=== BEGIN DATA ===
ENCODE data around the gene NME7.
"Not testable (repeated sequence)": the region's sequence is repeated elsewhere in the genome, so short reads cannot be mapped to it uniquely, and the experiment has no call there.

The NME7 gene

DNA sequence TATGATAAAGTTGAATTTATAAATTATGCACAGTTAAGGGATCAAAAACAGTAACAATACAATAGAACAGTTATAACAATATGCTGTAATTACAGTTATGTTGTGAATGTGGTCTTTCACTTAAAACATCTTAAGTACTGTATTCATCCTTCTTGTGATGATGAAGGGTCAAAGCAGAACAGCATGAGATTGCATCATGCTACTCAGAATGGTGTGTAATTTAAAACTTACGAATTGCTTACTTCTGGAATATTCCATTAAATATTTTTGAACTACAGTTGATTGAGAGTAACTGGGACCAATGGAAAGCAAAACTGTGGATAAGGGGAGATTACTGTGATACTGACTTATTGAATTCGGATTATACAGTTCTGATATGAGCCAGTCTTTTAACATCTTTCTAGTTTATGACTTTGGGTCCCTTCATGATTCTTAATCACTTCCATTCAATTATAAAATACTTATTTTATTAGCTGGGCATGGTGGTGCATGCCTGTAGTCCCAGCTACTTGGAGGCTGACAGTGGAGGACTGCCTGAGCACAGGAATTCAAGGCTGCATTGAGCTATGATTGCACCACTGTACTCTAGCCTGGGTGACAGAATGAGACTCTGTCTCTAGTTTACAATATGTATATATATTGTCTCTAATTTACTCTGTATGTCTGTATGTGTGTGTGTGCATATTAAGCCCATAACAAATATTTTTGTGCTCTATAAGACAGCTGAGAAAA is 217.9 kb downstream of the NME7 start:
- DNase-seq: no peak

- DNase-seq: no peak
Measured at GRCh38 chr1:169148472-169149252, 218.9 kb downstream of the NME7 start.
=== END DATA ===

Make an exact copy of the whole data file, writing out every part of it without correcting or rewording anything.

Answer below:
ENCODE data around the gene NME7.
"Not testable (repeated sequence)": the region's sequence is repeated elsewhere in the genome, so short reads cannot be mapped to it uniquely, and the experiment has no call there.

The NME7 gene

DNA sequence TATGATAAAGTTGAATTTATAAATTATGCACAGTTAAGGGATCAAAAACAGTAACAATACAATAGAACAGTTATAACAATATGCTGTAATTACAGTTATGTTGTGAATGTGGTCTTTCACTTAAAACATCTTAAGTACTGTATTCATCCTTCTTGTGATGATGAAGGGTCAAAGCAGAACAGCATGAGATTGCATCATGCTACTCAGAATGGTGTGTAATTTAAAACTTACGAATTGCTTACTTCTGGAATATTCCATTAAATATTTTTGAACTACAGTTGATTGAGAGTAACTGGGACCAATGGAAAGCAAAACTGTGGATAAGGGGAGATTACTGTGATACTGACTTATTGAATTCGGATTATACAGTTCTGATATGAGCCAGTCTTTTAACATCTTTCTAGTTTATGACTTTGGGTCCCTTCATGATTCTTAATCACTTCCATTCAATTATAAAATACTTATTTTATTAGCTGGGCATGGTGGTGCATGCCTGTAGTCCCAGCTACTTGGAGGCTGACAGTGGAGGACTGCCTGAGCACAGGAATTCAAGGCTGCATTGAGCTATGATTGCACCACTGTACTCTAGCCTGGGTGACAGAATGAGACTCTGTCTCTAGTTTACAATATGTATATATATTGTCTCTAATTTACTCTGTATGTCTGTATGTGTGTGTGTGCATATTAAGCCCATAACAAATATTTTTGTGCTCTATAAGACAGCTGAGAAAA is 217.9 kb downstream of the NME7 start:
- DNase-seq: no peak

- DNase-seq: no peak
Measured at GRCh38 chr1:169148472-169149252, 218.9 kb downstream of the NME7 start.